bane of man, this abomination of heaven, over that all amendments and conditions are proper, your extended empire, and you prepare ite dissolu. which suit a certain class of gentlemen, but what tion; you turn its accumulated strength into ever amendment is proposed, which does not positive weakness; you cherish a canker in your comport with their interests or their views, is unbreast; you put poison in your bosom ; you place constitutional, and a flagrant violation of this & vulture preying on your heart-nay, you whet sacred charter of our rights. In order to be conthe dagger and place it in the hands of a portion sistent, gentlemen must go back and strike out of your population, stimulated to use it, by every the various amendments to which they have tie, human and divine. The envious contrast already agreed. The Constitution applies equally between your happiness and their misery, be to all, or to none. tween your liberty and their slavery, must con- Sir, we have been told that this is a new prinstantly prompt them to accomplish your destruc- ciple for which we contend, never before adopted, tion. "Your enemies will learn the source and or thought of. So far from this being correct, it the cause of your weakness. As often as external is due to the memory of our ancestors to say, it dangers shall threaten, or internal commotions is an old principle, adopted by them, as the await you, you will then realize, that by your own policy of our country. Whenever the United procurement, you have placed amidst your States have had the right and the power, they families, and in the bosom of your country, a have heretofore prevented the extension of population producing at once the greatest cause Slavery, The States of Kentucky and Tennessee of individual danger, and of national weakness. were taken off from other States, and were ad. With this defect, your government must crumble mitted into the Union without condition, because to pieces, and your people become the scoff of their lands were never owned by the United the world.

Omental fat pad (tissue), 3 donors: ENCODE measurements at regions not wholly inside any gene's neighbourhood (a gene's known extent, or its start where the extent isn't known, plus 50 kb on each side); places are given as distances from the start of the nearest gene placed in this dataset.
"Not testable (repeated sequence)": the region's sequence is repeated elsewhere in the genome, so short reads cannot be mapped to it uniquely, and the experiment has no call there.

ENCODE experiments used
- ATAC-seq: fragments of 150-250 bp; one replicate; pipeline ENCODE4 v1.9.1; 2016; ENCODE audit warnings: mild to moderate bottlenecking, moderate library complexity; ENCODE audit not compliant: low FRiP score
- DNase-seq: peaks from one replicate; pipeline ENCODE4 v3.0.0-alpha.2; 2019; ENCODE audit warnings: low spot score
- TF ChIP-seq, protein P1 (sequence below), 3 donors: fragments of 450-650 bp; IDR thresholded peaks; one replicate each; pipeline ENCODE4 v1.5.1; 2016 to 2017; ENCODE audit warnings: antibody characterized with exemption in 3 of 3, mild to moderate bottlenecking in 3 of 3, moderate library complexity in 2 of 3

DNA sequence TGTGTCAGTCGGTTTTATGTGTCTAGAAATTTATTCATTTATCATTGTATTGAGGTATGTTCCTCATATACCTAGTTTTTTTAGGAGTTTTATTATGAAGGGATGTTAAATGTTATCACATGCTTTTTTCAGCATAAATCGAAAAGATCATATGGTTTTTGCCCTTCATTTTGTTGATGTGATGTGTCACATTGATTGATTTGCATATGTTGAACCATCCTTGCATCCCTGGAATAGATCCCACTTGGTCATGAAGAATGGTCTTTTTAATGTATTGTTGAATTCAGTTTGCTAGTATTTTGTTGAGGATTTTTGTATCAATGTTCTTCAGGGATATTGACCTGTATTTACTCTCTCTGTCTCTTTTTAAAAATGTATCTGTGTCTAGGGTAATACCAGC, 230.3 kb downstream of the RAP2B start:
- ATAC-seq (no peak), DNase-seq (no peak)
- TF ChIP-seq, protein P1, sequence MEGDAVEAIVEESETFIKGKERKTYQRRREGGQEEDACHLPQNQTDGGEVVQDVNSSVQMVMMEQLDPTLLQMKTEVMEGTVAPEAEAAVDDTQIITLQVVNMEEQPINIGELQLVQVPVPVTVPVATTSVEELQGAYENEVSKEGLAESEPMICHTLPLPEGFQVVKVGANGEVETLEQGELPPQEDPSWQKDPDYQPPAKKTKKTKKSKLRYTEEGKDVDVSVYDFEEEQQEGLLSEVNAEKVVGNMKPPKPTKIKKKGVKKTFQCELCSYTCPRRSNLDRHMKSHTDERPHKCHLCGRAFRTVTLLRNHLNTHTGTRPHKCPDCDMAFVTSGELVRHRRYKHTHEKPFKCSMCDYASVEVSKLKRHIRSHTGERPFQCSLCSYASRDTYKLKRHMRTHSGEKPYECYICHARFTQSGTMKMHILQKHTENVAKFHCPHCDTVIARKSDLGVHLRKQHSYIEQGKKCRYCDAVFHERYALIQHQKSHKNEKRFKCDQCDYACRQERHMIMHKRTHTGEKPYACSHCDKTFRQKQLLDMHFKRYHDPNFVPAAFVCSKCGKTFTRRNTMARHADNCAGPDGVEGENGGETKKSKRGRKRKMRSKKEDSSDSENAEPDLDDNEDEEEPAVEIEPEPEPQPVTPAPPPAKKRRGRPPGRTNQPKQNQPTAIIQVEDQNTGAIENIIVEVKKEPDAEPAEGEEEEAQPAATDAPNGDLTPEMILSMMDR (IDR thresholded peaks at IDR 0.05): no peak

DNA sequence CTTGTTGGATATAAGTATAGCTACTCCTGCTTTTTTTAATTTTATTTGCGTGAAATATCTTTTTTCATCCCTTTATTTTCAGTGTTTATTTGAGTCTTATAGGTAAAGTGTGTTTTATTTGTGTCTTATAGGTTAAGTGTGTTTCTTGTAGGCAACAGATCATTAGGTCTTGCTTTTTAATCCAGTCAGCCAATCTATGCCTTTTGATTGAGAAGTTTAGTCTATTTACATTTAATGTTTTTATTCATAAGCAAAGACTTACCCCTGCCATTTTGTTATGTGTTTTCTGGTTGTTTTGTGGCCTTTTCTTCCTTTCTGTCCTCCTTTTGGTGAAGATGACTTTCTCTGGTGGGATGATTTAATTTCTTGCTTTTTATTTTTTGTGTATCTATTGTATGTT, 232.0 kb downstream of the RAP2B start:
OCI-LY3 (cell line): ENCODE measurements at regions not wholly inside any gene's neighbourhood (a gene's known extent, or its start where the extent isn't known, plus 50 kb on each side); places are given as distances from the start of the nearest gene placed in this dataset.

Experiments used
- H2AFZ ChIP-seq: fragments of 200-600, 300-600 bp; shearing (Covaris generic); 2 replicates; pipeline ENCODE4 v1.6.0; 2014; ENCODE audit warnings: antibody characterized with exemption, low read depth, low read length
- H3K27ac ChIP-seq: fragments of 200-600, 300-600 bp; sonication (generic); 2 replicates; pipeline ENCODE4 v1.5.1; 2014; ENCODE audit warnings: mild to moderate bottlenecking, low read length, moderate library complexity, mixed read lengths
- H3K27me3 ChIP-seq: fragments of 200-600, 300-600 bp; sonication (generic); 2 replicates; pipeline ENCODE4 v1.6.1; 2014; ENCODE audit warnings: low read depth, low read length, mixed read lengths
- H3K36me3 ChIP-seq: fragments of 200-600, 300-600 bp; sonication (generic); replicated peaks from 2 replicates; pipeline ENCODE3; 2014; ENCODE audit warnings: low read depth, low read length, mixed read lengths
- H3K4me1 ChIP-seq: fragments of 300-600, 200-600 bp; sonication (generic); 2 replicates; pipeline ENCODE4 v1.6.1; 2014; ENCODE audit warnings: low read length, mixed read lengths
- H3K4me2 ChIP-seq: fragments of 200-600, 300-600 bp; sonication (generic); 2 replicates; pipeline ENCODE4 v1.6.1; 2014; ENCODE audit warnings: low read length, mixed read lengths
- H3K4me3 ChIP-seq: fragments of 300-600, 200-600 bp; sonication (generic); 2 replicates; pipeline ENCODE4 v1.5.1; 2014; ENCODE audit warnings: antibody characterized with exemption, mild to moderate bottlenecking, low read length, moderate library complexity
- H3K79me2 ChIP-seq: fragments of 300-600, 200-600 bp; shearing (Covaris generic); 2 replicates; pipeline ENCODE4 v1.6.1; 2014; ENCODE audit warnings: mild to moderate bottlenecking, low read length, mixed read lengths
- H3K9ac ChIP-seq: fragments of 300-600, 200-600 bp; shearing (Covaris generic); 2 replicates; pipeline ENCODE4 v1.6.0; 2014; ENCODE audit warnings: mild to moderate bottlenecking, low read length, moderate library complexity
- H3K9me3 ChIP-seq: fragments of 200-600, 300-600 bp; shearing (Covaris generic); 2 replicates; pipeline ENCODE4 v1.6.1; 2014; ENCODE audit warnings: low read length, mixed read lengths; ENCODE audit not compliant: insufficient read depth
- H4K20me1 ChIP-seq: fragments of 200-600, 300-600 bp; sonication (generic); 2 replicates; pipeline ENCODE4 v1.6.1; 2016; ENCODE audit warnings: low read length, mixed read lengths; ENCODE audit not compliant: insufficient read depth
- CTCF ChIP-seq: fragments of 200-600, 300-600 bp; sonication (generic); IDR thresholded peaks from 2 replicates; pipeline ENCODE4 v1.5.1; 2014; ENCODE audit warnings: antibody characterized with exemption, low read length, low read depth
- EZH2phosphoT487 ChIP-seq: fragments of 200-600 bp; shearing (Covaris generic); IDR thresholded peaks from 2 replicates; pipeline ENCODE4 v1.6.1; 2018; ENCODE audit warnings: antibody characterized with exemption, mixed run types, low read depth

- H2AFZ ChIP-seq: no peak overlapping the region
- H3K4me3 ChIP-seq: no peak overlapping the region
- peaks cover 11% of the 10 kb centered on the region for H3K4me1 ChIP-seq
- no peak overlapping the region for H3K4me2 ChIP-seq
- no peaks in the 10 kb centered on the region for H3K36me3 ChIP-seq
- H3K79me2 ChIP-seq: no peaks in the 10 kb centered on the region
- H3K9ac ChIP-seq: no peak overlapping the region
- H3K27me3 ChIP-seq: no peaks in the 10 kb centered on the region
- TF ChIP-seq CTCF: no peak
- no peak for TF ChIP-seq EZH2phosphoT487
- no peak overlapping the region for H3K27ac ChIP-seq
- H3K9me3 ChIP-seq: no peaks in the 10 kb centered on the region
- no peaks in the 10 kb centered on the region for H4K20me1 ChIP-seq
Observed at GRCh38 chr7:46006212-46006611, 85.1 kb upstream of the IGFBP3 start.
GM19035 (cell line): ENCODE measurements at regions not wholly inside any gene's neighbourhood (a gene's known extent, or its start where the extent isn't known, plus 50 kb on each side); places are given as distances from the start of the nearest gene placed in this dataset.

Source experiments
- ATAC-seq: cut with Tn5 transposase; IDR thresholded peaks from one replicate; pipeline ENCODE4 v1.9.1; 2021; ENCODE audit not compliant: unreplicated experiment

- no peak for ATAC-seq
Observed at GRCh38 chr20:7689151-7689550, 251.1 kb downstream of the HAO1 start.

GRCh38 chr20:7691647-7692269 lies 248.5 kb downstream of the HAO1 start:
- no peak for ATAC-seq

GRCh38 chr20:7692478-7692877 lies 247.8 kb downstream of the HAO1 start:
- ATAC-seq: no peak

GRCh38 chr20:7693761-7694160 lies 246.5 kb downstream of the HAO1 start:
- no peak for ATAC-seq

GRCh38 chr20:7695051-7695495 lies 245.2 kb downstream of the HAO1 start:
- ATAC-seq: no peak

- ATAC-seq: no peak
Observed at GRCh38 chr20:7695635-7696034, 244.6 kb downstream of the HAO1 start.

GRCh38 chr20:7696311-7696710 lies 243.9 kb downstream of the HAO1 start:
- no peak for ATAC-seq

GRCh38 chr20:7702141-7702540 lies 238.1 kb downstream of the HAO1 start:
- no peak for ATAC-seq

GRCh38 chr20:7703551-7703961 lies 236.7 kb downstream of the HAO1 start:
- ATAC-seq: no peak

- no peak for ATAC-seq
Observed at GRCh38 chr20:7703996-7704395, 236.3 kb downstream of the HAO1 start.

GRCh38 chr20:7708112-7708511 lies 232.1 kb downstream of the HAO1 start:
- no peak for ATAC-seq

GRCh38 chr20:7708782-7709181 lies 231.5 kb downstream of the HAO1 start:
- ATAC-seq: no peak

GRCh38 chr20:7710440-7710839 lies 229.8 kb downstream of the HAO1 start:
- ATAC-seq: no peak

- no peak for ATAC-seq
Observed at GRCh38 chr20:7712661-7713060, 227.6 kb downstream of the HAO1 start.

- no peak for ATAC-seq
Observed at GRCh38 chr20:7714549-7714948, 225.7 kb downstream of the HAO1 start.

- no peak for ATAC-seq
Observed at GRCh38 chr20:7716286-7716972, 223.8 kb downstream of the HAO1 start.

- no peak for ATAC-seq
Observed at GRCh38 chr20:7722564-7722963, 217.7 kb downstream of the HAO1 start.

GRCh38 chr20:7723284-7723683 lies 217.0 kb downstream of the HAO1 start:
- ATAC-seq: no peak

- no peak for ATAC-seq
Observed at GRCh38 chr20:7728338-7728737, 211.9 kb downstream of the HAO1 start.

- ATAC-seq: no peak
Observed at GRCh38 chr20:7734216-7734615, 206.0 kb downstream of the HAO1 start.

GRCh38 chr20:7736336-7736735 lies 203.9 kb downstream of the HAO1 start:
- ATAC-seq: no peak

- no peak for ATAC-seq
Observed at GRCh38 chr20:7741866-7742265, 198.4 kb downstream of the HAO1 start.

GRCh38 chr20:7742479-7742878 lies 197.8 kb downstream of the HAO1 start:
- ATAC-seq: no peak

States. The Territory northwest of the Ohio is all Sir, we have been told, with apparent confi- the land which ever belonged to them. Shortly dence, that we have no right to annex conditions after the cession of those lands to the Union, to a State, on its admission into the Union; and Congress passed, in 1787, a compact, which was it has been urged that the proposed amendment, declared to be unalterable, the sixth article of prohibiting the further introduction of Slavery, is which provides that "there shall be neither unconstitutional. This position, asserted with Slavery nor involuntary servitude in the said so much confidence, remains unsupported by any Territory, otherwise than in the punishment for argument, or by any authority derived from the crimes, whereof the parties shall have been duly Constitution itself. The Constitution strongly in convicted." In pursuance of this compact, ail dicates an opposite conclusion, and seems to con- the States formed from that Territory have been template a difference between the old and the admitted into the Union upon various conditions, new States. The practice of the government and, amongst which, the sixth article of this has sanctioned this difference in many respects. compact is included as one.
The third section of the fourth article of the Let gentlemen also advert to the law for the Constitution says,